by Joe Messer.......
Over the last 15 years extreme development has taken place in Key West and Marathon via hotels, resorts, restaurants and tourist service businesses. Add to that the elimination of downstairs enclosures and housing for employees has become a significant issue. Affordable housing projects have been continually promoted as the solution. If correct, why is the issue now worse than ever?
It is time for Monroe County, Key West and Marathon to do some serious investigation before approving any more affordable housing projects. I suggest the following:
1. Compile a list of all implemented developments (hotels, resorts, tourist businesses) in the last 15 years in Monroe County, Key West and Marathon. The planning departments should be able to do this within a few days.
2. Add to #1 how many developers actually put employee housing on their own site while they already had the land and proper zoning.
3. Compile a list of all implemented affordable housing projects in the same time period.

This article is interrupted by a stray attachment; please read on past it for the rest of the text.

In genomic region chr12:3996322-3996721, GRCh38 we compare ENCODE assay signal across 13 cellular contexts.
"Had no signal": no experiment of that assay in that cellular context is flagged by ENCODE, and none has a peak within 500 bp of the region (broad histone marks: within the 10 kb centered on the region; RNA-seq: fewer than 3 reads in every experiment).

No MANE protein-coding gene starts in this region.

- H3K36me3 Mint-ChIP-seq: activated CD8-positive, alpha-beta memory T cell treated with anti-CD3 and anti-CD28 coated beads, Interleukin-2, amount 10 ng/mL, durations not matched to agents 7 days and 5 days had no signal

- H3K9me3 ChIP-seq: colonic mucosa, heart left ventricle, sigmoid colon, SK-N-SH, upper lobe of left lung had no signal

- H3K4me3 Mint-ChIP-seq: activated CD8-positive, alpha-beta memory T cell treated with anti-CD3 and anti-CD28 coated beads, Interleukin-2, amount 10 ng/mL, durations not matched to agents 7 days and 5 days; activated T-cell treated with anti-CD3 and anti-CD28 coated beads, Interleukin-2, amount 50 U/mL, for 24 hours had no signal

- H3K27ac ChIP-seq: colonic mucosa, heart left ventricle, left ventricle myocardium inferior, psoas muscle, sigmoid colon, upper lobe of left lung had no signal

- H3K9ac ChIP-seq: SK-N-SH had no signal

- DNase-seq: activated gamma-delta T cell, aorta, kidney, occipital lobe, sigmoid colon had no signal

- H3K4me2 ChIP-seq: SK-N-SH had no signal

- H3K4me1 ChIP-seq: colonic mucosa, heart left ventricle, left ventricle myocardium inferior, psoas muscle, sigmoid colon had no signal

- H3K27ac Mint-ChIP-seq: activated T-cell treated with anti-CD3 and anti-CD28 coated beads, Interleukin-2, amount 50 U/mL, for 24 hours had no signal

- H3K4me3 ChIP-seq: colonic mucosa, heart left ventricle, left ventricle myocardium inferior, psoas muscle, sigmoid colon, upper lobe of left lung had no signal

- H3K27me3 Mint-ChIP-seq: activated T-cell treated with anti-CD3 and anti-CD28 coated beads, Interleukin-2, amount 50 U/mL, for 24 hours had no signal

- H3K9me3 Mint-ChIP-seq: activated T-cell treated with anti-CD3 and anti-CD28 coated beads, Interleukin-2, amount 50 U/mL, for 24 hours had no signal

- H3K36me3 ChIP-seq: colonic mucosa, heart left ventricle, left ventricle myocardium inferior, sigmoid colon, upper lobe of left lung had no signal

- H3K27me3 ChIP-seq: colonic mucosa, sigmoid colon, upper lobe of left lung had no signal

4. Carefully study what % of affordable housing actually houses Monroe County, Key West and Marathon employees.
Reliable information indicates that current affordable housing projects, really “affordable second homes”, contain less than 15% Monroe County employees. If so, that means the so called solution is actually making the issue worse. It means that 85% of the residents are actually an additional demand on employees. In the meantime, the developers reap large financial gain, perpetuate the issue by misrepresenting “affordable housing”, continue to use taxpayer money and solve nothing. In fact, it is probably making the issue worse.
I hope I am wrong but the results appear to speak for themselves. If we cannot reliably answer these questions, we have no business doing a single additional project until the system is fixed.
There is more than sufficient land already zoned appropriately, especially after Irma, to do this right. Require deed restricted "employee housing", not the "affordable second home ruse". Taking lowest density land like the proposed Shrimp Farm Project, rezoning and modifying the LCP to the highest density and allowing unrestricted “affordable second homes”, is a prime example of perpetuating the problem. Require developers to go back and add “employee housing” on their own sites where zoning is already correct, where the housing is needed and where it does not use taxpayer money to subsidize developer created, employee housing shortages.
Joe Messer, Summerland Key